One thing that I’ve learned at Bearing Arms is that the “conventional wisdom” is almost always wrong, and sometimes grossly so.
For example, while there is no definitive way to account for all the firearms in the United States, it has become commonly accepted that there are roughly 300 million firearms in the United States in 2016.
That has always bugged me, especially as that general estimate has only shifted slightly upward in recent years, even though we know that the NBI NICS background checks system has been setting new records for 15 straight months.
WeaponsMan, a gun blog created and manned by a former Special Forces soldier and his peers, makes a compelling argument that the commonly bantered-about estimate of 300 million guns in the United States may potentially be 100 million to 360 million too low.
The numbers are all over the place, and many of them seem to recursively refer to one another, not exactly building confidence in the rigor of their development. But they seem to cluster around a Narrative-friendly 300 million. But what if that number is wrong?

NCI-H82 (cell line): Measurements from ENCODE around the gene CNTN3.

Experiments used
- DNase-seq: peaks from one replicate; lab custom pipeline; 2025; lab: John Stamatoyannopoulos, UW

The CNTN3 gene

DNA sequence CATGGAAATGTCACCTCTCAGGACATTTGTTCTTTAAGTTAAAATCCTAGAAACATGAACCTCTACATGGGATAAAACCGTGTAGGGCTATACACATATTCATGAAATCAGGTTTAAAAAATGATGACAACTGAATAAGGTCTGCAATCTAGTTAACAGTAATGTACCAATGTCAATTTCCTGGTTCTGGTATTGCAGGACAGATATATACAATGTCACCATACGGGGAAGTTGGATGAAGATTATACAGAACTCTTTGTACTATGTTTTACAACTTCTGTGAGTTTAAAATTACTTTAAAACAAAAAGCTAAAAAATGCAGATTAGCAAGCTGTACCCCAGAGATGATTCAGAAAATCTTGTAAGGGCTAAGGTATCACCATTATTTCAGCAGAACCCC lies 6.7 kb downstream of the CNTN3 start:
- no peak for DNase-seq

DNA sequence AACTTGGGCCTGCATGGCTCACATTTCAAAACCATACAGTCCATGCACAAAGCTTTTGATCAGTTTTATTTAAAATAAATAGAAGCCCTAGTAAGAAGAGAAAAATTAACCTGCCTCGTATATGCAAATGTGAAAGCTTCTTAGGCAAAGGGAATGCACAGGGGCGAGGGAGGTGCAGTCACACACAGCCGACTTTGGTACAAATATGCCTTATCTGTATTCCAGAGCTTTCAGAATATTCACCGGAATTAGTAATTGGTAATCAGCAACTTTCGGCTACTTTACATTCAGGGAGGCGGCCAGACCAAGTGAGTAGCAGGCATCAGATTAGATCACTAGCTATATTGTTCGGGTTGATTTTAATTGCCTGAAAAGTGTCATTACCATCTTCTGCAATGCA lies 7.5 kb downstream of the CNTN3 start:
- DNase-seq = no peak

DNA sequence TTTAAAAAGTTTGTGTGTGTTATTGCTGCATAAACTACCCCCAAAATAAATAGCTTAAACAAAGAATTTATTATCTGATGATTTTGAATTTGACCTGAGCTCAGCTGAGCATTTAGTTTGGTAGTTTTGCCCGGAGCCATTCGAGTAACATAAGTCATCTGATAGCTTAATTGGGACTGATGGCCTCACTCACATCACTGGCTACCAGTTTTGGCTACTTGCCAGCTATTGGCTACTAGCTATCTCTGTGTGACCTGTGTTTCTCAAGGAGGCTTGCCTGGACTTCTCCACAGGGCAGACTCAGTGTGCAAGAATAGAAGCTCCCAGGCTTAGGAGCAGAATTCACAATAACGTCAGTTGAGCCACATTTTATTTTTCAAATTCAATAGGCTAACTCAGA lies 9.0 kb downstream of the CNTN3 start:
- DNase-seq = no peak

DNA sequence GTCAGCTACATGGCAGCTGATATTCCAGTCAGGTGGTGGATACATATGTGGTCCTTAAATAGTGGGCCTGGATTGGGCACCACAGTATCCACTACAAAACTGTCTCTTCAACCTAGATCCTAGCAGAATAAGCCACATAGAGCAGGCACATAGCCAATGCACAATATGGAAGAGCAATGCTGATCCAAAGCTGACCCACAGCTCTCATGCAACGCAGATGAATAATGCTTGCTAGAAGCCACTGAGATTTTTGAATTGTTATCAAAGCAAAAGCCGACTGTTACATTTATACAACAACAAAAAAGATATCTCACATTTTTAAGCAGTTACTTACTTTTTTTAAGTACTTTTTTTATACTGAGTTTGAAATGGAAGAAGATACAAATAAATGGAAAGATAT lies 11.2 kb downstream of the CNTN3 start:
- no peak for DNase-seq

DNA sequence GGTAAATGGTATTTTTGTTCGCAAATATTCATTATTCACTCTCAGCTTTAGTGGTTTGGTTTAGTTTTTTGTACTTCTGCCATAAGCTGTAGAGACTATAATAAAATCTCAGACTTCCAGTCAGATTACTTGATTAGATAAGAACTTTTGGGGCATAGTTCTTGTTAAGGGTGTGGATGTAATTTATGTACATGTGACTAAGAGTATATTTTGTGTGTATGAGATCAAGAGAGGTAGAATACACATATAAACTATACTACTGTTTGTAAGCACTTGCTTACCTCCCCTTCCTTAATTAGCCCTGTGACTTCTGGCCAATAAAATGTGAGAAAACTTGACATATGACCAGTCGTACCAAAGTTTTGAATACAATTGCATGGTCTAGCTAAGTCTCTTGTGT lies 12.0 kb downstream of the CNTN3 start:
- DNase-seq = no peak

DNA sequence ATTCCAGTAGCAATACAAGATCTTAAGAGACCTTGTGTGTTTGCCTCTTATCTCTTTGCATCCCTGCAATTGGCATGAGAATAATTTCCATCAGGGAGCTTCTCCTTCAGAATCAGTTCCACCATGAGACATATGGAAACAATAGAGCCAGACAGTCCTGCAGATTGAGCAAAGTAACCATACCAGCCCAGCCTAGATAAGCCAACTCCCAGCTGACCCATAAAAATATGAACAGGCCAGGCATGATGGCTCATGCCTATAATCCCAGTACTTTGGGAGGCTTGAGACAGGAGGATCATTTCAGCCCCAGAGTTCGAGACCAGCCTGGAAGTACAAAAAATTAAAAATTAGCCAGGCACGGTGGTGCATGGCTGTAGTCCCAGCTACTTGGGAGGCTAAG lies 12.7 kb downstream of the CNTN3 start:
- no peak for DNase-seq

We believe that the correct number is much higher — somewhere between 412 and 660 million. You may wonder how we came to that number, so buckle up (and cringe, if you’re a math-phobe, although it never gets too theoretical): unlike most of the academics and reporters we linked above, we’re going to use publicly available data, and show our work.
What if we told you that one ATF computer system logged, by serial number, 252,000,000 unique firearms, and represented only those firearms manufactured, imported or sold by a relatively small number of the nation’s tens of thousands of Federal Firearms Licensees?
WeaponsMan isn’t kidding.
He does “show his work” in exhaustive detail, showing both how the ATF’s voluntary Access 2000 database (A2K) is used by 35 firms representing just 66 FFLs to upload data (and avoid annoying on-site visits). Most of the voluntary participants are manufacturers, but there are some distributors as well. These 66 FFLs have uploaded 252,433,229 unique serial numbers in just 15 years, and they account for just one half of one percent of operating manufacturers and importers.
I can’t see any significant flaws in their calculations or estimates.
Unless a keen-eyed reader or critic can find a significant flaw in the arguments made on WeaponsMan, I think we have to seriously consider that our commonly accepted “best estimate” of roughy 300 million firearms in the United States is a grotesque undercount.
A more accurate estimate of 450-600 million firearms existing in the United States isn’t just plausible, but seems likely.